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4 Responses to Getting to Know Her

  1. SV Wild Hare says:

    Been there and living all of that. Find and purchase the perfect boat that had everything I wanted. Unfortunately everything needed to be replaced or upgraded. Like you said though still a great boat. And wouldn’t trade her for anything.

    • anniedike says:

      Couldn’t agree more Cougar (ha!). All good boats need a little TLC at times. After these projects and fixes, she’ll be ready to go another 30 years! Perfect timing for us!

  2. Rick Vincent says:

    Now you understand the true meaning of owning your own boat. You chose to have a boat that is 31 years old. She was only new once. Now she needs some TLC to go on.
    Everyone loves new, that is easy. ( I have commissioned many new Beneteau’s and Catalina’s they had problems and leaked from the get go) That is the reality of a boat. You have to always work to keep the water out and things ticking like a fine clock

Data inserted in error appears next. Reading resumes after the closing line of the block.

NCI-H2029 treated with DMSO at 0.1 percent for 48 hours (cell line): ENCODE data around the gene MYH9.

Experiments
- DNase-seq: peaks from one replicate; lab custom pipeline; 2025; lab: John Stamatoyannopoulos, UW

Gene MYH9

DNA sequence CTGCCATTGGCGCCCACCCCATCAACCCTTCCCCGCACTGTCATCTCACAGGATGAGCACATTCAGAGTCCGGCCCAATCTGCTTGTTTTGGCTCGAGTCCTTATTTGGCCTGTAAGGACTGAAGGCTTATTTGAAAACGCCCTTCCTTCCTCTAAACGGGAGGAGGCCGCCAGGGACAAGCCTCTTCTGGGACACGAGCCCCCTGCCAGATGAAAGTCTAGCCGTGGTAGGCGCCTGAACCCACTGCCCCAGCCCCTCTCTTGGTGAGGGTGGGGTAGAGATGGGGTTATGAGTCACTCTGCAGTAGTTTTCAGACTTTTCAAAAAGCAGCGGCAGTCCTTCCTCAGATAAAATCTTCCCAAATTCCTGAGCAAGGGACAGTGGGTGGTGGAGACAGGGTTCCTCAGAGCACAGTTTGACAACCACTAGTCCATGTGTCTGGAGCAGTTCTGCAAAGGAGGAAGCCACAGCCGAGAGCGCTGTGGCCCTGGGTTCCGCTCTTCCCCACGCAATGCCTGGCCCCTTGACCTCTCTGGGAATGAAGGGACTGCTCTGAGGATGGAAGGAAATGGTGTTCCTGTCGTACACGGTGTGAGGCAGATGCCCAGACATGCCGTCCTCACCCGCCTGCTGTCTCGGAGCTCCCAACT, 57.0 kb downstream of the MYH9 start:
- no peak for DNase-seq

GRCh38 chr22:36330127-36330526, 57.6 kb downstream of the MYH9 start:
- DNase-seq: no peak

You have a beautiful woman that has been dressed up nice on the outside but sadly what was under the skin was not given any attention. That has now reared her ugly head. She is saying Hey you want to continue this dating then I have some needs.
    1985 is not that old (Well it is) but it is in years in harsh environs. She just needs your love to keep her smiling and acting like the fine young lady of the sea she was. You are those loving care givers. You can do it and not walk away (that is the easy part)
    I have owned nothing but fine old boats that I have had for years.
    1970 Bristol 29, Had her for 20 years and totally rebuilt the whole boat…but what a fine lady she was and that lady took great care of me when it was rough. Lots of miles under that keel. I still love that boat and many times wish I had her back.
    1977 C&C 36, My current boat. A fine looking lady for sure. But not without lots of trouble. She was made to look beautiful but what lies beneath did not show until we had her for awhile. Like you, we had to grow together. Our maiden voyage was not our finest moment.